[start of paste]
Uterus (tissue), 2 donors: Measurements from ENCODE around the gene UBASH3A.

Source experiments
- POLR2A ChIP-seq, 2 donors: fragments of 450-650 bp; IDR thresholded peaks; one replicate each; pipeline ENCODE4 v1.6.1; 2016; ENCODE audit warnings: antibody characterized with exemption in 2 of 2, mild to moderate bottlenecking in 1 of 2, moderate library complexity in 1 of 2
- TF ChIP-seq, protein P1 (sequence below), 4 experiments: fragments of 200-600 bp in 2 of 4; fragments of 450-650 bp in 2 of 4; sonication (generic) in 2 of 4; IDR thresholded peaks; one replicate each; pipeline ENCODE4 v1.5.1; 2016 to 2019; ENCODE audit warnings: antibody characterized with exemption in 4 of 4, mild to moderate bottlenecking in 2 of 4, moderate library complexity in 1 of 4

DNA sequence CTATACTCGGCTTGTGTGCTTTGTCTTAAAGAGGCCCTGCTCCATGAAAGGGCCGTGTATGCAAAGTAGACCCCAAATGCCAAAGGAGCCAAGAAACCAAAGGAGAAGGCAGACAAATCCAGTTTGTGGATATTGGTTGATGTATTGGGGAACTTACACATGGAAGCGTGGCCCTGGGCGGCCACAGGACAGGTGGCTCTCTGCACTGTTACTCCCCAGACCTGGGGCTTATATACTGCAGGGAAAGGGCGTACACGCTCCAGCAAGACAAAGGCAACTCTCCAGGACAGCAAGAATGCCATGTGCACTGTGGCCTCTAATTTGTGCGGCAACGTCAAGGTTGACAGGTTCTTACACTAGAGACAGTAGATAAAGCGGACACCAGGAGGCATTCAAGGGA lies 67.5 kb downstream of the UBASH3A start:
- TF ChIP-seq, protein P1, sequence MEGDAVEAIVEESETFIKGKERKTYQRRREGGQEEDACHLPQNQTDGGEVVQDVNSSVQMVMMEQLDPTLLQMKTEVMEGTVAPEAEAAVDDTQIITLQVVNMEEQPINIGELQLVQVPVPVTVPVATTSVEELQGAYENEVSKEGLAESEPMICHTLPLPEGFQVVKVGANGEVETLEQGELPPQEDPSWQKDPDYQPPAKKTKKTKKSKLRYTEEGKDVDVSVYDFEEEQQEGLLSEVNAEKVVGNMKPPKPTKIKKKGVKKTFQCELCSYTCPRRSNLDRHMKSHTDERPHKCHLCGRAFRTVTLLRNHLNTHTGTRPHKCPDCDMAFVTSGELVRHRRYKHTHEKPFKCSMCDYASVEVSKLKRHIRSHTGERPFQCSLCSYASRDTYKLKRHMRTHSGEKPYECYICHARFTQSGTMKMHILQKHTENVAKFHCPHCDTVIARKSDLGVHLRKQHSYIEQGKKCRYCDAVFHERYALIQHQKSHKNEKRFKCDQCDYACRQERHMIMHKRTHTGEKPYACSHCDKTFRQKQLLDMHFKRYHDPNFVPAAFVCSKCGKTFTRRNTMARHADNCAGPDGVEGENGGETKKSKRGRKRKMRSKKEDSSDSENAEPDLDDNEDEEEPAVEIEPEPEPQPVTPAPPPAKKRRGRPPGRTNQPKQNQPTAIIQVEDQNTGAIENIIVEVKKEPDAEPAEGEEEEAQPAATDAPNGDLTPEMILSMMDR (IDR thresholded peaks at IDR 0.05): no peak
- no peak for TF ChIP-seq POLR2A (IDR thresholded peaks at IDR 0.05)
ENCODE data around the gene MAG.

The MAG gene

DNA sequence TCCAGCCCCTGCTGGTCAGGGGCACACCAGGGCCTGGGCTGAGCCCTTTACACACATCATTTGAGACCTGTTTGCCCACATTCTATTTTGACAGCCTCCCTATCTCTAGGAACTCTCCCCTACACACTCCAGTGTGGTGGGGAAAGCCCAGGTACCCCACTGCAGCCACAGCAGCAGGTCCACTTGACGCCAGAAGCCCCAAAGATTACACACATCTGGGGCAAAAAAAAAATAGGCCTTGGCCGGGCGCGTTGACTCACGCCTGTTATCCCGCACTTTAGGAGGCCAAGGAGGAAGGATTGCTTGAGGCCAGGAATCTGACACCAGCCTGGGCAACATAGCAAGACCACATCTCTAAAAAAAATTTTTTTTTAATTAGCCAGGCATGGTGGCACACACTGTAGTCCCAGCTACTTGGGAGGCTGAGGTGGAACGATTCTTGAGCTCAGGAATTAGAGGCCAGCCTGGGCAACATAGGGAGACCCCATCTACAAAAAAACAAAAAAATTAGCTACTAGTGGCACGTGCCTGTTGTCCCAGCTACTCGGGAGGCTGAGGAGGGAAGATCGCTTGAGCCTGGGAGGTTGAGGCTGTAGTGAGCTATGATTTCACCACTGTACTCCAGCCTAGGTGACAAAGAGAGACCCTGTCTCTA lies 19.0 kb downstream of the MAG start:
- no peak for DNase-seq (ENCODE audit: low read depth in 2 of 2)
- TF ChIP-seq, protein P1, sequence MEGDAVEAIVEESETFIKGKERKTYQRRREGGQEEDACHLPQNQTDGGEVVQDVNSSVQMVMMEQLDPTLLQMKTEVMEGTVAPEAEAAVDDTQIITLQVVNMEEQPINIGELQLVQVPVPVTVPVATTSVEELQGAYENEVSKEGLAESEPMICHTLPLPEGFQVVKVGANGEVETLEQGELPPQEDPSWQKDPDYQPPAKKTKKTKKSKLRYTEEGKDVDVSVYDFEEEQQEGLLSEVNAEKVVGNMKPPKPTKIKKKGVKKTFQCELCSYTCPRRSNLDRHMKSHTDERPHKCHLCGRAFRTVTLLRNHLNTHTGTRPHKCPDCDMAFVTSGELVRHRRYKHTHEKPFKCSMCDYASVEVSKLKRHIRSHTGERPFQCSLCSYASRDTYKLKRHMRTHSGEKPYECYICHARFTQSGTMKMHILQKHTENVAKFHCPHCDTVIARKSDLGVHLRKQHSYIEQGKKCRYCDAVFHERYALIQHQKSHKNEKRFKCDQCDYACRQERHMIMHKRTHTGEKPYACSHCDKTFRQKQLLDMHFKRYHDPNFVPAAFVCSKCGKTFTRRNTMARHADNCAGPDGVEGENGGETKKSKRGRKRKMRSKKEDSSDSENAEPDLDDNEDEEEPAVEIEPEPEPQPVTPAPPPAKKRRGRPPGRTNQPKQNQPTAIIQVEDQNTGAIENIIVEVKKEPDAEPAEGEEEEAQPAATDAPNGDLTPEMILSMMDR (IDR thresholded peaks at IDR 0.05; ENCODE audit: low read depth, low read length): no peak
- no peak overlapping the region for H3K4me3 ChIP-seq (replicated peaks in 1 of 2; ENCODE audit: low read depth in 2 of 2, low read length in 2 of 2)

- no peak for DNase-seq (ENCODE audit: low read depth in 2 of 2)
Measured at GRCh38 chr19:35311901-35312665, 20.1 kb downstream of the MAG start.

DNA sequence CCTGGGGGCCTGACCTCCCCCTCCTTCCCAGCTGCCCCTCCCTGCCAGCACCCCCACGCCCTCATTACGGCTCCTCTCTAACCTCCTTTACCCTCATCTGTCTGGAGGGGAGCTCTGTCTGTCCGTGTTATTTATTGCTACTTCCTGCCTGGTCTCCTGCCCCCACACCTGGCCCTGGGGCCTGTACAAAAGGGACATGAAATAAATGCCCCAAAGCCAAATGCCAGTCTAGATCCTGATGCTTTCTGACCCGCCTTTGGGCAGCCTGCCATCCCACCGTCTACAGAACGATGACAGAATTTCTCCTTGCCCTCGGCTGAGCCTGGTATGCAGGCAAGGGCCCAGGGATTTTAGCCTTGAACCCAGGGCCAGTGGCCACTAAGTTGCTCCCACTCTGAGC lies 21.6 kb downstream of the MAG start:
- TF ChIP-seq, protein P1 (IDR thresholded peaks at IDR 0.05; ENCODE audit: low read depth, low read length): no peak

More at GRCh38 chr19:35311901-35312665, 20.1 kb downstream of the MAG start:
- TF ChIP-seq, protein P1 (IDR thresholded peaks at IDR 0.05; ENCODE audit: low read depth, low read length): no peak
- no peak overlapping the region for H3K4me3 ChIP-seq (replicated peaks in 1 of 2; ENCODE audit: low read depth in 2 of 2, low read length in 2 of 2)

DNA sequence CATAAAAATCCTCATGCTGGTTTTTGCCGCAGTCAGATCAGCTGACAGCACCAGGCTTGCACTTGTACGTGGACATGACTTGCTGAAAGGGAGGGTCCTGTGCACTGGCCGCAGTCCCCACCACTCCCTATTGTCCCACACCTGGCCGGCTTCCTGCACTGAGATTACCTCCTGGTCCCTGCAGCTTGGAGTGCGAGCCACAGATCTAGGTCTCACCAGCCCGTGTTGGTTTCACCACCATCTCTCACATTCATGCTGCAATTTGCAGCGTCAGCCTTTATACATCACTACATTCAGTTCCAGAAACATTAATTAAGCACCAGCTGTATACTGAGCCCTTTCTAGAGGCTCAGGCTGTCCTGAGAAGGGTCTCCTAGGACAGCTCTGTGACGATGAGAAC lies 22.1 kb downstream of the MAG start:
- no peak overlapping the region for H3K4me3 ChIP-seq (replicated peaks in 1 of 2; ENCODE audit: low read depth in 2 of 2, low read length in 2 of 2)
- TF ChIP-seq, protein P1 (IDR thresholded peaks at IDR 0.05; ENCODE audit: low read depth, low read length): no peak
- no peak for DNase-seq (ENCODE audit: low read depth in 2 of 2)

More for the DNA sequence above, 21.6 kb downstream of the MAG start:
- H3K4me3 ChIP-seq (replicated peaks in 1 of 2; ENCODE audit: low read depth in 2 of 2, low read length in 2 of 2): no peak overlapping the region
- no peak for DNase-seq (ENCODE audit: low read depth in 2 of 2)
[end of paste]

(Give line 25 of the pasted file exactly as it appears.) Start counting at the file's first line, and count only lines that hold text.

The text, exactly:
More for the DNA sequence above, 21.6 kb downstream of the MAG start: